Have you ever wondered if your partner is truly “the One”? Or if you love your partner enough?
I guess it has happened to all of us that we were unsure about our romantic relationships but if you have Relationship Obsessive-Compulsive Disorder (or ROCD), this uncertainty will easily turn your life into a living hell of uncertainty.
As today it’s Valentine’s Day (and I’d like to wish a Happy Valentine’s Day to all of my readers) I think it’s the perfect moment to talk about Relationship OCD. Especially because lately I have become very interested at this topic because this is my first Valentine’s Day in five years that I am not spending with my best friends drinking at our favorite pub – not because I do not want to, but because I have started dating someone. I guess it’s pretty early to talk about Relationship OCD in my case as we’ve seeing each other for just 2 months, however, ROCD is something that I went through back in the past and in today’s post I’d like to share a couple of useful details about it.
What is Relationship OCD?
OCD is often called the doubting disease and for a good reason: it can make you question even the most fundamental things in your life and your relationship is not an exception.
Relationship OCD is a less known subset of OCD in which sufferers are haunted by doubts and concerns about their relationship. Reading this, you may think that all of us have a little bit of relationship OCD but fortunately, this is not the case. We all go through difficult periods in our romantic relationships, which is obviously not a good thing but at the end of the day, it is something perfectly normal.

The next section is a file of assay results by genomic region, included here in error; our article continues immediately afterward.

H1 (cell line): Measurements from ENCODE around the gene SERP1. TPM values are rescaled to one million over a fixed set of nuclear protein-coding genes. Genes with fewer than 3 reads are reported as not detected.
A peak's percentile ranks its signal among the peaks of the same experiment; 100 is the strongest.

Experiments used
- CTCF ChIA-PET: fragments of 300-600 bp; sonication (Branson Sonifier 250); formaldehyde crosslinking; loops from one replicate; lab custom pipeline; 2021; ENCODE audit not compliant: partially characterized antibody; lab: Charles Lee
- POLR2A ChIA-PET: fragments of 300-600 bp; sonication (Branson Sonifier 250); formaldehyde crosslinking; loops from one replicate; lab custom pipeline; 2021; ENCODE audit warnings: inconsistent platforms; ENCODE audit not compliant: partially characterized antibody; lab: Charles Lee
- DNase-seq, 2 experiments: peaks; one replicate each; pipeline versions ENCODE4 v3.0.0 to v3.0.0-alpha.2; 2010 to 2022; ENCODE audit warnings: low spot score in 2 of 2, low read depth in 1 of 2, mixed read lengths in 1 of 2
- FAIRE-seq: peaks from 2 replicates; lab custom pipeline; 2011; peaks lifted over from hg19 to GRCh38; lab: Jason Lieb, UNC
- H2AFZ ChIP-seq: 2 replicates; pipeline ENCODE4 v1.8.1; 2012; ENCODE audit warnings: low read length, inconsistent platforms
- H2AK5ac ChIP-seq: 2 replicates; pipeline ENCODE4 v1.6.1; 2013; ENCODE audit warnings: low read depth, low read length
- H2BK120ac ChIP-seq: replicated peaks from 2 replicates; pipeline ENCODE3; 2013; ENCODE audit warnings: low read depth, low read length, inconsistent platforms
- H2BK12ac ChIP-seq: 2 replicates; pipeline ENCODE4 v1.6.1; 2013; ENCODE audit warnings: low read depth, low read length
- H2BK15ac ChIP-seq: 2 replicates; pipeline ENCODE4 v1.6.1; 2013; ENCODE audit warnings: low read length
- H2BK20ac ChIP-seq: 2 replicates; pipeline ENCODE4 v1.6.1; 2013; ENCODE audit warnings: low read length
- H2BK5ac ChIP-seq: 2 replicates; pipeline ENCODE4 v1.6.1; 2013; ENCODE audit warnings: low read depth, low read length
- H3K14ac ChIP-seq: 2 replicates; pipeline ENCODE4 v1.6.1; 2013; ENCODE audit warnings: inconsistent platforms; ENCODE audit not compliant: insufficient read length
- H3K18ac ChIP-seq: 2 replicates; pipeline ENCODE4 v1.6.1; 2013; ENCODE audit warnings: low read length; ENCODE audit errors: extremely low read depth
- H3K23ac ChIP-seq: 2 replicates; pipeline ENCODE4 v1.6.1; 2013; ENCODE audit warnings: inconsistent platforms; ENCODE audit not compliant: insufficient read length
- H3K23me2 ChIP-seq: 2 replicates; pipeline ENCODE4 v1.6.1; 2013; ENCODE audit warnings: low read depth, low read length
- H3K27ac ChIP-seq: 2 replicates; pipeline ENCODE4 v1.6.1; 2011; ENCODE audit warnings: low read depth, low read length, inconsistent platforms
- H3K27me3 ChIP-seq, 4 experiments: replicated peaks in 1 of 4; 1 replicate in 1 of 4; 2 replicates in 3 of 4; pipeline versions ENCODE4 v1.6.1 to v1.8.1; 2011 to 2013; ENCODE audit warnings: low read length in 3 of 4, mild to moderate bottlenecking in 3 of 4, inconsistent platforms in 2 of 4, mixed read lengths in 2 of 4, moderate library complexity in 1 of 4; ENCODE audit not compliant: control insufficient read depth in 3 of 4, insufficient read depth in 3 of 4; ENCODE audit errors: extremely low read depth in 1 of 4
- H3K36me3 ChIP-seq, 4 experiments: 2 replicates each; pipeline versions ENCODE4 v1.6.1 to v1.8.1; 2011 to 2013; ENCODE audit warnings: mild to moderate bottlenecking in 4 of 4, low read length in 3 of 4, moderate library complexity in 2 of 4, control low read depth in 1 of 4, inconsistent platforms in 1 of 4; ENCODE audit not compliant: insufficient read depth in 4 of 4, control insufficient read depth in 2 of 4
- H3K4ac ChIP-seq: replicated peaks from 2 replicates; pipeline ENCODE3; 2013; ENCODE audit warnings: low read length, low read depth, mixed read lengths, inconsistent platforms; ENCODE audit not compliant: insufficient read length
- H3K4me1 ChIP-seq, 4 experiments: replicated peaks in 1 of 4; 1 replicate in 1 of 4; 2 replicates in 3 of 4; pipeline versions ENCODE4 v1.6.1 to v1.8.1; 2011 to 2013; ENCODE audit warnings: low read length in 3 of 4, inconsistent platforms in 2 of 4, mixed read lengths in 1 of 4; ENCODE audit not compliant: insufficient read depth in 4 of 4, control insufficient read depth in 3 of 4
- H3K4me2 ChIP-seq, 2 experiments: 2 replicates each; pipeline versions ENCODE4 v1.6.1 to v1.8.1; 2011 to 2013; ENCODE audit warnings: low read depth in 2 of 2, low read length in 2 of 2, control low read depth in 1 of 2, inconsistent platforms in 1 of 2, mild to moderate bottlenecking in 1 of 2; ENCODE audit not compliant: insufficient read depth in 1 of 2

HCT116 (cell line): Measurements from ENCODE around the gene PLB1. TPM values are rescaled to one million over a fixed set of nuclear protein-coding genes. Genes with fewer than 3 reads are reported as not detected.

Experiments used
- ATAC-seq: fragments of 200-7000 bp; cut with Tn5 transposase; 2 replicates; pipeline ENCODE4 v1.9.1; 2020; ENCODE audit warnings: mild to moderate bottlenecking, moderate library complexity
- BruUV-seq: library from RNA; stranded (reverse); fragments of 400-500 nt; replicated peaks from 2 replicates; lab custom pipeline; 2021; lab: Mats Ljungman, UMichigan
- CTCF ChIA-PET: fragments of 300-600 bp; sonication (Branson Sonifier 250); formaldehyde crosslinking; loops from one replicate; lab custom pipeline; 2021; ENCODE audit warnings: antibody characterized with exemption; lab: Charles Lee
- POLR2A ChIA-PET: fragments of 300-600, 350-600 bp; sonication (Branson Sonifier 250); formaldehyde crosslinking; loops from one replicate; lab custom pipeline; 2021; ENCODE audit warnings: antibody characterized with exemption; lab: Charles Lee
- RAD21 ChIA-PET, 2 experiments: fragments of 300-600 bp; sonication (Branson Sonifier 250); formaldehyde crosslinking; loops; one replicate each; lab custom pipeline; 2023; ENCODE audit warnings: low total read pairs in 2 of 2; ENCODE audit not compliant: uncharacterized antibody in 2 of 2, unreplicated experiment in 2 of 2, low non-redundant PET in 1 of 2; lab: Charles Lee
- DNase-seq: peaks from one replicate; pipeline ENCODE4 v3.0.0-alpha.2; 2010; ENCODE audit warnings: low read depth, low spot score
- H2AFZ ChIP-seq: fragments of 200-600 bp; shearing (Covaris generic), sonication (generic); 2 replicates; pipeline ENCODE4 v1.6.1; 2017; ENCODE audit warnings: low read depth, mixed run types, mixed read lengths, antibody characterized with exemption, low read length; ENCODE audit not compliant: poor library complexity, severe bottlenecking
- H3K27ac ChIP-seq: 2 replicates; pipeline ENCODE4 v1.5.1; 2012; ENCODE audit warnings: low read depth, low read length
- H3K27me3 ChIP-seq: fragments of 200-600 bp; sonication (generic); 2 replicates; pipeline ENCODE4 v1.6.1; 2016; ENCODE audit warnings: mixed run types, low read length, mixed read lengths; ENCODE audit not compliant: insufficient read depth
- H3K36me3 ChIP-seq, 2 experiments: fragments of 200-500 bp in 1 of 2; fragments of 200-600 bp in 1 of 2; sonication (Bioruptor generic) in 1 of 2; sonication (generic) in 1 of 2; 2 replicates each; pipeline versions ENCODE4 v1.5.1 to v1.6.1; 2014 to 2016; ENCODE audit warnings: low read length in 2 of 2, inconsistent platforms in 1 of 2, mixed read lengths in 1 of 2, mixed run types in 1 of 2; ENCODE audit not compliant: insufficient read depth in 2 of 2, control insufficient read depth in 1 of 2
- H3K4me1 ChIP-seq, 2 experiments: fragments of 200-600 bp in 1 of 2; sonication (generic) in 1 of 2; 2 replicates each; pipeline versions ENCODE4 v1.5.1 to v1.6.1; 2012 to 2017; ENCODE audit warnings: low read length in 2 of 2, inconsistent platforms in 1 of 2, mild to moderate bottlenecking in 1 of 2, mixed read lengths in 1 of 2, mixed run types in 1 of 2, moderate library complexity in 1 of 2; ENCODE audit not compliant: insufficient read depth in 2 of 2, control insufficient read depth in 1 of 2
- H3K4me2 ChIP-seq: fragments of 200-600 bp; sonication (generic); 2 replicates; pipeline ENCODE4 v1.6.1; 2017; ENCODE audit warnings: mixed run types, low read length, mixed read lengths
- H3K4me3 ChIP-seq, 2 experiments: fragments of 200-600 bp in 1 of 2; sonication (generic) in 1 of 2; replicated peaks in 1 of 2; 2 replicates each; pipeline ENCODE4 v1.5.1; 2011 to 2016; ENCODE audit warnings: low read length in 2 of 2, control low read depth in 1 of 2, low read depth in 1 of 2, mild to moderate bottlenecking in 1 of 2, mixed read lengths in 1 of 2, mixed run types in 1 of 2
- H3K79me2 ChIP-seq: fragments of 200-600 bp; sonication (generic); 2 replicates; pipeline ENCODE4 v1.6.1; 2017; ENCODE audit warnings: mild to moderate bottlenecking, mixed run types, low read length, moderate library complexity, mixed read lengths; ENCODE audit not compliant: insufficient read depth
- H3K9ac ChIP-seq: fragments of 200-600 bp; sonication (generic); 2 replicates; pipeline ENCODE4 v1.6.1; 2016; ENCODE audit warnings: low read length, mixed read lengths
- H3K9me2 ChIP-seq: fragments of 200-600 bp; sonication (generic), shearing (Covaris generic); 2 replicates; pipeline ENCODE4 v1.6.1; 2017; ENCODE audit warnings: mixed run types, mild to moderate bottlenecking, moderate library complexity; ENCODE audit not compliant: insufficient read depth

However, if you have ROCD, your irrational thoughts and concerns will make your life significantly more difficult and eventually, they can ruin your relationship.
So, what does it feel like to live with ROCD?
First of all, let’s take a look at what kind of thoughts people with ROCD may have.
What if my partner is not “The One”?
Is my partner really “the One” or am I making the biggest mistake of my life? What if I miss out “the One” because I am in a relationship with the wrong person?
What if I do not love my partner anymore?
OCD can make you question everything about your relationship – so it can easily get to the point where you are not even sure if you are really in love with your partner. Again, this may be a question that most of the people could ask themselves but when you’re suffering from ROCD, you’ll be obsessed with this question.
So, it really looks and feels like you do love your partner, but what if you’re just lying to yourself? How do you know you’re actually in love? And if you loved your partner enough, you would never find your co-worker sexy, would you?
And the little OCD monster never sleeps: it sits on your shoulder planting the seeds of doubt into your ears: what if you want to break up? Okay, you think you do not want to but are you really sure?
What if my partner is not good enough for me?
I think this is the most difficult one. Everybody has flaws, so does your partner and this thought can be very dangerous: simply because it may be extremely challenging to make a difference between your real thoughts and the lies your OCD is telling you.
And in my case, doubt is also accompanied by the feeling of guilt (such an lovely couple, are they not?):
Why do I have such thoughts? Why do I think that I am better than anyone else? My partner is clearly in love with me and I still think it is not enough! I am a monster.
What if my partner does not love me anymore?
So, let’s say you’re sure you’re in love with your partner, but OCD never sleeps and the list of “what if’ questions is endless. What if it’s your partner who has fallen out of love?